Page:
B/w photo of the elaborate cast iron gates to Chirk Castle, Wales   Castings decorated with intricate classical figures and symmetrical floral designs
  Entrance gates to Chirk Castle near Llangollen, 1719  
  Cast iron railings at St Pauls Cathedral, London  
  Cast ironwork at St Pauls Cathedral, 1714   Castings from patterns by the Haworth Brothers, late 18th century


Early castings, which were relatively plain and easier to mould and cast, were replaced by increasingly ornamental and stylised designs as the potential of cast iron was realised at Coalbrookdale and then at Carron, through increasingly fine design and pattern work. This would also have required a development in pattern-making and moulding skills, as exemplified by the work of the Haworth brothers at Carron, brought from London to Scotland by the architects Robert and James Adam.

The rise of the Adam brothers was inextricably linked to the rise of the Carron company and of the Scottish ironfounding trade. Early examples of their work used wrought iron often in conjunction with other metals such as copper and brass, but the influence of cast iron gradually appears in their work towards the end of the 18th century. Details such as decorative cast iron finials, usually to classical motifs, were introduced and used in conjunction with wrought iron railings.

A Scottish example of this can be found at the tomb of James Bruce in Larbert Old Church, where remnants of the original railings enclosing the burial site survive. Erected in around 1786, these railings were delicately forged in wrought iron, intersected by a more substantial wrought iron newel post, and topped with a decorative cast iron urn. They are now badly corroding and delaminating, nevertheless, they provide an excellent illustration of the transition period between wrought and cast iron, as the Adam brothers started to use the mass production benefits of cast iron in the finial detail, while retaining delicacy and craftsmanship in the forged bars and cope rails.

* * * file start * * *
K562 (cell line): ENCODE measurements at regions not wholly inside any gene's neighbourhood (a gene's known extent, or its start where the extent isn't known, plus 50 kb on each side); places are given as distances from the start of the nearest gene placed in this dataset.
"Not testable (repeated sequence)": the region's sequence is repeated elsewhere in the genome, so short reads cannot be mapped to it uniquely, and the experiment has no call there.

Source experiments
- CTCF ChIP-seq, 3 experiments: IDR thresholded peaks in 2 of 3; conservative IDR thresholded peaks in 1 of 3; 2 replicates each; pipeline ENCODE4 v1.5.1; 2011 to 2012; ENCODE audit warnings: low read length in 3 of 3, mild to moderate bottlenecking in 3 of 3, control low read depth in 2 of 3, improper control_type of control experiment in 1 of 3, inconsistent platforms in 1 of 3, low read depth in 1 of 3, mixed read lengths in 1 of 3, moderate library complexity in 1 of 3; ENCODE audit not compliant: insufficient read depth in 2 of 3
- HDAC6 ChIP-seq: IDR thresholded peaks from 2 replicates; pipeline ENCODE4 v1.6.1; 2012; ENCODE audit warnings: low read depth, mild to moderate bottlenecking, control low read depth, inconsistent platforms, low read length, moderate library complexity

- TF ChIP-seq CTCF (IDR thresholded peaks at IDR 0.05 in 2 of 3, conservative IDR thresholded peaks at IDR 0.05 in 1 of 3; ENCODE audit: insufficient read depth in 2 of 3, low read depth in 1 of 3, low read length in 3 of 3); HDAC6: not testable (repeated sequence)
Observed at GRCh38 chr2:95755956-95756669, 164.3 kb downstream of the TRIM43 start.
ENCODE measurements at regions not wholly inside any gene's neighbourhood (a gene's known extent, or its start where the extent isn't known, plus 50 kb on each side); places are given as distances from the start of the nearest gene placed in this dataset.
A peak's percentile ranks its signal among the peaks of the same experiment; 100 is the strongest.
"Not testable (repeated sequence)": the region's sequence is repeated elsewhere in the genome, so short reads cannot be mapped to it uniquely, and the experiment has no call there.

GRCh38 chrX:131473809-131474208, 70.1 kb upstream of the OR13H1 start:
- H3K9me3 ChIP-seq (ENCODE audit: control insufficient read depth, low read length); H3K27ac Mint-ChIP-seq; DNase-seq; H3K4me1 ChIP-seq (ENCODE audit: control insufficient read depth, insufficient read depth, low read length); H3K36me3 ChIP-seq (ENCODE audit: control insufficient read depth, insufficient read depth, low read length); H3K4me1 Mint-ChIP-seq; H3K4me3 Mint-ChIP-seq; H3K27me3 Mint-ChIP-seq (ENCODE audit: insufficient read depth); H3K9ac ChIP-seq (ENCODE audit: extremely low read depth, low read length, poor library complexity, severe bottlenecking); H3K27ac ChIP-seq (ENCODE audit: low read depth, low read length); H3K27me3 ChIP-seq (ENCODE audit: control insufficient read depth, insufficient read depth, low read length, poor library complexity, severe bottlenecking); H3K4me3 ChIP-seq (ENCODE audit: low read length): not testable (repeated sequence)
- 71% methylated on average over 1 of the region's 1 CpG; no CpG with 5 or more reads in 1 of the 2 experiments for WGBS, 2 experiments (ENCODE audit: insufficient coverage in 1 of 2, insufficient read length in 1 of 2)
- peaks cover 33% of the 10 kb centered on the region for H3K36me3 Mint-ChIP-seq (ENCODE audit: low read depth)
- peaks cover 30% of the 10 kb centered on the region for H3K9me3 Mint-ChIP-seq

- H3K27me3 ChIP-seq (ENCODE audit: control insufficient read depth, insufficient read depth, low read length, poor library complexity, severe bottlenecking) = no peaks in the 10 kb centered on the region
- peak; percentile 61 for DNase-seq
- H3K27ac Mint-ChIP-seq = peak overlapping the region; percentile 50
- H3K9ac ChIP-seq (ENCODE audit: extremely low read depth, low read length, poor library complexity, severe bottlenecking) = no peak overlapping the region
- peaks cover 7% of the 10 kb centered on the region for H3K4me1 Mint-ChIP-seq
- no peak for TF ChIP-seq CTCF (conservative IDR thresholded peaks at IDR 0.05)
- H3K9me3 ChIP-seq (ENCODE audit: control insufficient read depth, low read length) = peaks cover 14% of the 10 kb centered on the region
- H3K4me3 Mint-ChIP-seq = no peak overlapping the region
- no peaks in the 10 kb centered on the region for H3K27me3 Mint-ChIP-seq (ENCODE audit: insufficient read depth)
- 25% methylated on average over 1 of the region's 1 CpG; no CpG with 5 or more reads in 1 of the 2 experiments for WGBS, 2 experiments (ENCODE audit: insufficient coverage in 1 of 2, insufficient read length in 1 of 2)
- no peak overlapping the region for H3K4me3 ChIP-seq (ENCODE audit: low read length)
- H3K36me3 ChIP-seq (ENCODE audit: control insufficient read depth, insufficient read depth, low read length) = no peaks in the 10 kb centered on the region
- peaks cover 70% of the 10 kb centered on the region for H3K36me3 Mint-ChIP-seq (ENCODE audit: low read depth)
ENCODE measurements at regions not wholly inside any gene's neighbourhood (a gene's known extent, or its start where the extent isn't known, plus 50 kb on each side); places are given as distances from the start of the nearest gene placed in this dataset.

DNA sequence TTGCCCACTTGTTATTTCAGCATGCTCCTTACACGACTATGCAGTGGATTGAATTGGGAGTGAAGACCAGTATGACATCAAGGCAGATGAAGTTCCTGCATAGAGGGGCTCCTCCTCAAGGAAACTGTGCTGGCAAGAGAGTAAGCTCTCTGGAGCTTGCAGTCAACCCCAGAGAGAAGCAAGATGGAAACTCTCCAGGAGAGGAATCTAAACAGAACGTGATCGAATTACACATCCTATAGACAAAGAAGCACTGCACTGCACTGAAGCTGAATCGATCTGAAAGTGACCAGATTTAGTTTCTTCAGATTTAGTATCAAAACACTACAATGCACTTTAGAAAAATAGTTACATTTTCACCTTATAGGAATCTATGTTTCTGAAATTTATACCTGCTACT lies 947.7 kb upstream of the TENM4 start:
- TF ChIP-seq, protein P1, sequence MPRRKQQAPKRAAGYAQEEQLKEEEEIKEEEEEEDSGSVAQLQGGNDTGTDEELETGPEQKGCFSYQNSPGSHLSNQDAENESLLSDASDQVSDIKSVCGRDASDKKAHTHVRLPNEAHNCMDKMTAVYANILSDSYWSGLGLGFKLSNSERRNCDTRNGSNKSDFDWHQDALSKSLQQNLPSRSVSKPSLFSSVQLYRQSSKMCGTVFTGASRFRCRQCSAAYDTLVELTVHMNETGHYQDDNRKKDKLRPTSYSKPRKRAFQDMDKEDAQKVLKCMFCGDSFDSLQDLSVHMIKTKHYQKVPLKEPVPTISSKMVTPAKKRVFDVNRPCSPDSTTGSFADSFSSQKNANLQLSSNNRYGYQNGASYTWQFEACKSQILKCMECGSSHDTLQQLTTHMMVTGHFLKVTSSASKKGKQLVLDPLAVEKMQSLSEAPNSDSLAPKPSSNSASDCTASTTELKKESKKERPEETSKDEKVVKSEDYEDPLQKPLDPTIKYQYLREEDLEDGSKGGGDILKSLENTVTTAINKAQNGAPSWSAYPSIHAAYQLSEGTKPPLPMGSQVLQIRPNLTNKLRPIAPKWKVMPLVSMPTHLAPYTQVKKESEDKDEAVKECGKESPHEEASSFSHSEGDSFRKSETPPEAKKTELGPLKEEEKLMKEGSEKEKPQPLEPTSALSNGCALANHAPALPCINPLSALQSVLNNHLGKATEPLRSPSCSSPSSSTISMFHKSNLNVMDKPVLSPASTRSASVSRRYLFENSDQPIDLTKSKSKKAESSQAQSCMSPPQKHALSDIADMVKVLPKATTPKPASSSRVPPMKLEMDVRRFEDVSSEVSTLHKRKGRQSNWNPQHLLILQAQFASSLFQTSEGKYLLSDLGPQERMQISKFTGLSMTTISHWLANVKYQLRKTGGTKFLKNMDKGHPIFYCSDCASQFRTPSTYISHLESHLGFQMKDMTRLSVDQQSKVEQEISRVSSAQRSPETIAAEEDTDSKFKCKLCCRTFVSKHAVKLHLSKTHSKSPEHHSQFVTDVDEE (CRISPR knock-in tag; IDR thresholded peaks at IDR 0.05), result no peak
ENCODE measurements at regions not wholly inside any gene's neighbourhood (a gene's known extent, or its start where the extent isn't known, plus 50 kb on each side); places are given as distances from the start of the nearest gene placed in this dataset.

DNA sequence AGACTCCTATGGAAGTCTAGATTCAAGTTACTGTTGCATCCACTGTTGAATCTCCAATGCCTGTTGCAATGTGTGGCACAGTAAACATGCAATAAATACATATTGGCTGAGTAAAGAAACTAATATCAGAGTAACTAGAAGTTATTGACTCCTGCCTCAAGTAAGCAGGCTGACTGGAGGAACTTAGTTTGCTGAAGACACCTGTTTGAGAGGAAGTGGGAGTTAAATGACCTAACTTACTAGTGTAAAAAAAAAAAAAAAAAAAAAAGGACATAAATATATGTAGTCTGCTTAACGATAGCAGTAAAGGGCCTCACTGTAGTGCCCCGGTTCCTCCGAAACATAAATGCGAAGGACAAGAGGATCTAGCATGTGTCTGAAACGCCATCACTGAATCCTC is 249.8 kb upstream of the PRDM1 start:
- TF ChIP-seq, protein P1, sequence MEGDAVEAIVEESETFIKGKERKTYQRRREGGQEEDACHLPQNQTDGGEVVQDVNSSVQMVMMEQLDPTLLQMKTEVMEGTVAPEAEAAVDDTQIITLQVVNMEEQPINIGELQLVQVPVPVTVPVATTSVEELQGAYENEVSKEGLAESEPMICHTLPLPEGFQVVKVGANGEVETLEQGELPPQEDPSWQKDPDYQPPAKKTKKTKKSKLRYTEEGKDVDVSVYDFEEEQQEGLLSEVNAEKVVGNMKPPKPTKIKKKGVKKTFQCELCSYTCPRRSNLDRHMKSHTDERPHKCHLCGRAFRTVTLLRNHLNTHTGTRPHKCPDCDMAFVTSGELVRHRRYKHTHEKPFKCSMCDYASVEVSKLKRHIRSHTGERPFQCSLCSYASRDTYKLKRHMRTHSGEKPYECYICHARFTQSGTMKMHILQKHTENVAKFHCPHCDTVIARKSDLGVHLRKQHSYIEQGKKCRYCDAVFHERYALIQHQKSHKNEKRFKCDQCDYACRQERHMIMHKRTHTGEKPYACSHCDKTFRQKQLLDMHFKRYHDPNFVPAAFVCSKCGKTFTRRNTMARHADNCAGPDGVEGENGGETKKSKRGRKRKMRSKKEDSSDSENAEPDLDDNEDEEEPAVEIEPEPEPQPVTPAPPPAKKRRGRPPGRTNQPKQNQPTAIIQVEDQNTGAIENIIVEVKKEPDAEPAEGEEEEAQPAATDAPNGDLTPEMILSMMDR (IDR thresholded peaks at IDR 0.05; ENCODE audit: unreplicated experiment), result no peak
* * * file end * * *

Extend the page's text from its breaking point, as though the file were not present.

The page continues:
The monument to James Bruce was a large cast iron obelisk, which is itself an early Scottish example of the potential of cast iron as a decorative medium for a striking feature. Unfortunately, it has been moved from its original location adjacent to the graveyard where it sat on a masonry plinth where the family remains lie. It can now be found in the church car park, a less than dignified location for such an important monument.

The Adam family became inextricably linked with Carron in the early 1770s when they became shareholders, with John Adam the most prominent in the affairs of the company. The elegance of their designs was carried over to railings and other architectural work.